Through her practice, Guyanese-born artist Ingrid Pollard addresses her feelings towards the rural countryside as a non-white British subject, articulating her profound sense of being an outsider to these spaces. In some of her projects, Pollard hand tints black-and-white prints. This strategy has a dual purpose: firstly, it is a play on the idea of ‘colour’ in terms of race; and secondly, the use of this antiquated process immediately refers to nostalgic, romanticised ideals of the British landscape.
In Miss Pollard’s Party (1993), Pollard parodies the tourist postcard, placing her own hand-tinted images on a template depicting ‘Wordsworth Heritage’.
In Pastoral Interlude (1987) Pollard juxtaposes photographs of figures in the landscape (some of which are herself) with more subversive captions, such as: “It’s as if the Black experience is only lived within an urban environment. I thought I liked the Lake District; where I wandered lonely as a Black face in a sea of white. A visit to the countryside is always accompanied by a feeling of unease; dread.”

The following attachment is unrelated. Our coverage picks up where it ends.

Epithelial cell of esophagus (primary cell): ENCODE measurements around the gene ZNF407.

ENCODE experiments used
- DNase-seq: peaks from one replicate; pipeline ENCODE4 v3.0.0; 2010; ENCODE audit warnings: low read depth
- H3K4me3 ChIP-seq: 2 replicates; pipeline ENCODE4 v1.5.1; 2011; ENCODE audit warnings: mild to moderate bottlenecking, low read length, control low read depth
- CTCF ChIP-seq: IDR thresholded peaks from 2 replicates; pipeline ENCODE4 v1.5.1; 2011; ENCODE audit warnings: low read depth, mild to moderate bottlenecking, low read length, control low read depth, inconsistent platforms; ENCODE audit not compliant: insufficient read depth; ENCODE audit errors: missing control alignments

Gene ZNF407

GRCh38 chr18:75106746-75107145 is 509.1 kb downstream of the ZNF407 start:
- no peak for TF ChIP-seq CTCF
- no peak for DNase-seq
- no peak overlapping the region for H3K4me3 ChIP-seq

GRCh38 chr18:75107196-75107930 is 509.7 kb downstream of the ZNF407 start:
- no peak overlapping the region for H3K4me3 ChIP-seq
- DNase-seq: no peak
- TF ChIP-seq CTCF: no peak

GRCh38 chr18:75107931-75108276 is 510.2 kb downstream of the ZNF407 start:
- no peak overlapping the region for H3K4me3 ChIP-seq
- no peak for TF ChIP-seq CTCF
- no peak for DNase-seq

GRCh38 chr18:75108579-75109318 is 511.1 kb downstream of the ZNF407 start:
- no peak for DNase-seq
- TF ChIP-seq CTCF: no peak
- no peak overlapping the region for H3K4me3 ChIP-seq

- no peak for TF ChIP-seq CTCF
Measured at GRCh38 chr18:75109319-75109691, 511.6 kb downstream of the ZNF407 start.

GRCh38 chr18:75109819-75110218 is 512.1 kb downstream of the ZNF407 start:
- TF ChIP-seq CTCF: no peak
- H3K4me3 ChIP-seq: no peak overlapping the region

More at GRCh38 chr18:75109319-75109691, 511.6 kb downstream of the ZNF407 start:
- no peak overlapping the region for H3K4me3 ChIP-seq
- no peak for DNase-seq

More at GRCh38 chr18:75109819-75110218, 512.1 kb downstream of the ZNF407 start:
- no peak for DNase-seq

Ingrid Pollard is unusual in that her practice addresses not only her sense of identity as a nonwhite British subject in the UK, but also her experience in relation to the countryside. What Pollard’s work also shows is that the concept of ‘environment’ in relation to the influence of a sense of place transcends geographical concerns alone. Whether a more deep-seated dichotomy exists between the interests of those from or living in the countryside and those in the towns is also a question that extends beyond UK borders.
Source: Alexander p123